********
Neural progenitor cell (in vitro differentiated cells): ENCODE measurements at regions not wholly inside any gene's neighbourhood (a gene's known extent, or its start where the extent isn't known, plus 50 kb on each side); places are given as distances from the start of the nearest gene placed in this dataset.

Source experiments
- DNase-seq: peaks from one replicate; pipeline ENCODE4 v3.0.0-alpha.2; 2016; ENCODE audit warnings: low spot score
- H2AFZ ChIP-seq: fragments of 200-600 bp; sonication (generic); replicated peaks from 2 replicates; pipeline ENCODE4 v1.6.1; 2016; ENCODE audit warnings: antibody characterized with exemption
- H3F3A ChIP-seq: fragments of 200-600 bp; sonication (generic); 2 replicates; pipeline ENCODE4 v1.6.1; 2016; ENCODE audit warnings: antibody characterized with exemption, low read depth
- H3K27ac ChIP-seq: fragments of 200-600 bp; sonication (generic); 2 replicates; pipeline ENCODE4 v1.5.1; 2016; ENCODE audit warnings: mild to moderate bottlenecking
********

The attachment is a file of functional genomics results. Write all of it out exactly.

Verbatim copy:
Neural progenitor cell (in vitro differentiated cells): ENCODE measurements at regions not wholly inside any gene's neighbourhood (a gene's known extent, or its start where the extent isn't known, plus 50 kb on each side); places are given as distances from the start of the nearest gene placed in this dataset.

Source experiments
- DNase-seq: peaks from one replicate; pipeline ENCODE4 v3.0.0-alpha.2; 2016; ENCODE audit warnings: low spot score
- H2AFZ ChIP-seq: fragments of 200-600 bp; sonication (generic); replicated peaks from 2 replicates; pipeline ENCODE4 v1.6.1; 2016; ENCODE audit warnings: antibody characterized with exemption
- H3F3A ChIP-seq: fragments of 200-600 bp; sonication (generic); 2 replicates; pipeline ENCODE4 v1.6.1; 2016; ENCODE audit warnings: antibody characterized with exemption, low read depth
- H3K27ac ChIP-seq: fragments of 200-600 bp; sonication (generic); 2 replicates; pipeline ENCODE4 v1.5.1; 2016; ENCODE audit warnings: mild to moderate bottlenecking